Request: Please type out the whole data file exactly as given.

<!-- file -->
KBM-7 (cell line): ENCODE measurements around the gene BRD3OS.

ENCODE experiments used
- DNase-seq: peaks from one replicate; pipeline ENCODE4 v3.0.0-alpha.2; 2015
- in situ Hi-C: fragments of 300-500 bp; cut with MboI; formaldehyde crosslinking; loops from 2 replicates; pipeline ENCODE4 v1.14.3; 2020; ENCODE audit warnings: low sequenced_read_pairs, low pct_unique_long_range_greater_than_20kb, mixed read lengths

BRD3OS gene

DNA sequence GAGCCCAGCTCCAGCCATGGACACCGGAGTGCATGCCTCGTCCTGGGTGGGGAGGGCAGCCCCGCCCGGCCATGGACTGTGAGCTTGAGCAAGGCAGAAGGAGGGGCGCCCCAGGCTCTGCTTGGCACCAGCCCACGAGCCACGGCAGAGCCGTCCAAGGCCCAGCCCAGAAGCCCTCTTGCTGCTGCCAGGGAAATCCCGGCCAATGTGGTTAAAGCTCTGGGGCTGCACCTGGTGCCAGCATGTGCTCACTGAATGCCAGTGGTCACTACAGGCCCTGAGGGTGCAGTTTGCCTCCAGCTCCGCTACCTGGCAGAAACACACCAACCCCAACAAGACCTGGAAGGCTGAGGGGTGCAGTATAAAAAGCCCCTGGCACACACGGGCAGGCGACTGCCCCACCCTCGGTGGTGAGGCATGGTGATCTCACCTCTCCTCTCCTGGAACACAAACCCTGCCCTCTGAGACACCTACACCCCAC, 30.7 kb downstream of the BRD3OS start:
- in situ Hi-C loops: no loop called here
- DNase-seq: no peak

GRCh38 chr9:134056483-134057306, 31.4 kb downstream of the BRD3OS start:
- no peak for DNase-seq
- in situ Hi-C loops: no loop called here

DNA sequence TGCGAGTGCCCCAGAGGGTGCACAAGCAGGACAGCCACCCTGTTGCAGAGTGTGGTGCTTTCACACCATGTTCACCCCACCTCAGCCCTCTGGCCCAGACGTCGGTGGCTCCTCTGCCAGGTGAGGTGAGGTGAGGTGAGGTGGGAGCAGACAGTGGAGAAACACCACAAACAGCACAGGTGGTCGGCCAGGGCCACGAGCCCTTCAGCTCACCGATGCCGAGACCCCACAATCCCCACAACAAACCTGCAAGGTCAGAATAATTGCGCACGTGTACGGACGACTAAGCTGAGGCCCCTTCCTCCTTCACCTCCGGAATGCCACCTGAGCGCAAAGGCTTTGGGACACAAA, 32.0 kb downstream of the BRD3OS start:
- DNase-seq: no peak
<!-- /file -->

KBM-7 (cell line): ENCODE measurements around the gene BRD3OS.

ENCODE experiments used
- DNase-seq: peaks from one replicate; pipeline ENCODE4 v3.0.0-alpha.2; 2015
- in situ Hi-C: fragments of 300-500 bp; cut with MboI; formaldehyde crosslinking; loops from 2 replicates; pipeline ENCODE4 v1.14.3; 2020; ENCODE audit warnings: low sequenced_read_pairs, low pct_unique_long_range_greater_than_20kb, mixed read lengths

BRD3OS gene

DNA sequence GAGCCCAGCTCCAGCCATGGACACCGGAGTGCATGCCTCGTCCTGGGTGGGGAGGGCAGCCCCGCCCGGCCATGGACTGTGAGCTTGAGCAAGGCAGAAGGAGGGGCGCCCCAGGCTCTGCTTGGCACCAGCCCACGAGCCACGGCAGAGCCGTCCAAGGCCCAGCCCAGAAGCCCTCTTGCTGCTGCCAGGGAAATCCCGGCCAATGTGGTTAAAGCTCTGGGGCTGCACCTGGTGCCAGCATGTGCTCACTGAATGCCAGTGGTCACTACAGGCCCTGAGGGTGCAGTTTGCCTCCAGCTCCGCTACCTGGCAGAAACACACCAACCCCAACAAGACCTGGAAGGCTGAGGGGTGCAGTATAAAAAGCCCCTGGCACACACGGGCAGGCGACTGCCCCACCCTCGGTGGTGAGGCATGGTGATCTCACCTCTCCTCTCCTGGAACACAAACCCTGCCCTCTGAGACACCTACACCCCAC, 30.7 kb downstream of the BRD3OS start:
- in situ Hi-C loops: no loop called here
- DNase-seq: no peak

GRCh38 chr9:134056483-134057306, 31.4 kb downstream of the BRD3OS start:
- no peak for DNase-seq
- in situ Hi-C loops: no loop called here

DNA sequence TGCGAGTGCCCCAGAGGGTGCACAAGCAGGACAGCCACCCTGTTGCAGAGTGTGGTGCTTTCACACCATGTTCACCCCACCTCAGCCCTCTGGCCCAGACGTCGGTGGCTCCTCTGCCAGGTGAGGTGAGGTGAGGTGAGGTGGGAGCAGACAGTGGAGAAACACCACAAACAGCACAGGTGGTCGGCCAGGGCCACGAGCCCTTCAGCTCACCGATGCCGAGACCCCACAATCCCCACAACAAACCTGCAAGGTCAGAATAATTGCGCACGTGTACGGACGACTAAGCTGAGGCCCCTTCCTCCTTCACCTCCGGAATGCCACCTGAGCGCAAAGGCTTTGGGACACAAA, 32.0 kb downstream of the BRD3OS start:
- DNase-seq: no peak